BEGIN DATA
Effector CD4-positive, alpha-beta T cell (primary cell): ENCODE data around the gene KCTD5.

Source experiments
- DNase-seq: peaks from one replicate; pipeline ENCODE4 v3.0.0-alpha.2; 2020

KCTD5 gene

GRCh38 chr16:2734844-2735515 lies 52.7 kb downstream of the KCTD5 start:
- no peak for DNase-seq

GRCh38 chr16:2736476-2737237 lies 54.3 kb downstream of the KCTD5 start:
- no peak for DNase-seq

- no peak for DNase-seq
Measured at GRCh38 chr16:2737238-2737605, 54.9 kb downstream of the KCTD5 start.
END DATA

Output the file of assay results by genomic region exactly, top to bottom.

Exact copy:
Effector CD4-positive, alpha-beta T cell (primary cell): ENCODE data around the gene KCTD5.

Source experiments
- DNase-seq: peaks from one replicate; pipeline ENCODE4 v3.0.0-alpha.2; 2020

KCTD5 gene

GRCh38 chr16:2734844-2735515 lies 52.7 kb downstream of the KCTD5 start:
- no peak for DNase-seq

GRCh38 chr16:2736476-2737237 lies 54.3 kb downstream of the KCTD5 start:
- no peak for DNase-seq

- no peak for DNase-seq
Measured at GRCh38 chr16:2737238-2737605, 54.9 kb downstream of the KCTD5 start.